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Red Bank Oil Company (Red Bank), a Maine corporation organized in 1917, owns and operates oil and gas leases in Louisiana and Illinois and is otherwise engaged in the oil and gas business. In addition, the Company holds all of the stock of Red Bank Refining Company (Red Bank Refining) and 54% of the stock of Seatex Oil Company (Seatex). Red Bank Refining and Seatex are engaged in the oil and gas business, principally in Texas. On August 12, 1946, Red Bank sold its entire interest in Federal Steel Products Company (Federal Steel Products), a corporation owning and operating a steel foundry and machine shop in Houston, Texas, and a wood and metal products factory in Dallas, Texas. In considering the registration statement and annual reports for the years 1940-44, the company will generally be referred to as an existing subsidiary. Red Bank's interest in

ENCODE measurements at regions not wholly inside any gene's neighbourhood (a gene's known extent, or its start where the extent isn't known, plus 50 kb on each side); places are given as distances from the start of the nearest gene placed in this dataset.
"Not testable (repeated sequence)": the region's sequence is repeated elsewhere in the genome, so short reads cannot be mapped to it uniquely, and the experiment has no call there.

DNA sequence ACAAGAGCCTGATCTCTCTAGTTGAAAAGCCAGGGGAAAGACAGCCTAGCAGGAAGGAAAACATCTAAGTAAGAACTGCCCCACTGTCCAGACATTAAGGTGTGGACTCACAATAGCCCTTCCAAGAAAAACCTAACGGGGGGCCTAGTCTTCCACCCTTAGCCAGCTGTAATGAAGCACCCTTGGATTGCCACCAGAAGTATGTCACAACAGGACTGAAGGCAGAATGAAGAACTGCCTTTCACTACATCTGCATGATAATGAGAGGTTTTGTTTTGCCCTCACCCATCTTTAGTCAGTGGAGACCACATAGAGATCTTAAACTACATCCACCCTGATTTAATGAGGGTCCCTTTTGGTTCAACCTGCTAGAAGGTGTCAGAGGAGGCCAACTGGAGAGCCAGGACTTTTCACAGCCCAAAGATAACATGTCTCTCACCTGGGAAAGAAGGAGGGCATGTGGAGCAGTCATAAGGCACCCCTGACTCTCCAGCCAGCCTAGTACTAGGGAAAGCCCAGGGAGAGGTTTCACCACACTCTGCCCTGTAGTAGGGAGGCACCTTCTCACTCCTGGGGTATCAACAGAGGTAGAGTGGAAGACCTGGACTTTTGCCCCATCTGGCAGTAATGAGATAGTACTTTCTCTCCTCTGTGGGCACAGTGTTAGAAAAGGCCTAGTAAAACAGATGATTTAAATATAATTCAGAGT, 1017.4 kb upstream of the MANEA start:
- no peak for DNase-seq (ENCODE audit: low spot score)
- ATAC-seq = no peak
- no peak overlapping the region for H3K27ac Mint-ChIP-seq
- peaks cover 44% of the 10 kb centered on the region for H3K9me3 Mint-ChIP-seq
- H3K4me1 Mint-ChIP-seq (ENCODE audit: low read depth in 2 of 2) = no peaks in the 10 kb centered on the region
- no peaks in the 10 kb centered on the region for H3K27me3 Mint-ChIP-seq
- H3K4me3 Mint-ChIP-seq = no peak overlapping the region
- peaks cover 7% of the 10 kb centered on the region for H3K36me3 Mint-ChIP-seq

. See note 1, supra.

. Certain of the amendments were fled on December 16, 1946, and the remainder on December 24, 1946.

. In order to issue this Opinion at as early a date as possible prior to the resumption of trading on the New York Curb Exchange, we are confining these Findings to deficiencies in the annual reports for 1940-44 and in the various financial statements certified by Ulan Hill & Company which were fled in such annual reports and in the Securities Act registration statement. We shall deal with the remaining deficiencies alleged in the registration statement under the Securities Act in a Supplemental Findings and Opinion to be Issued shortly.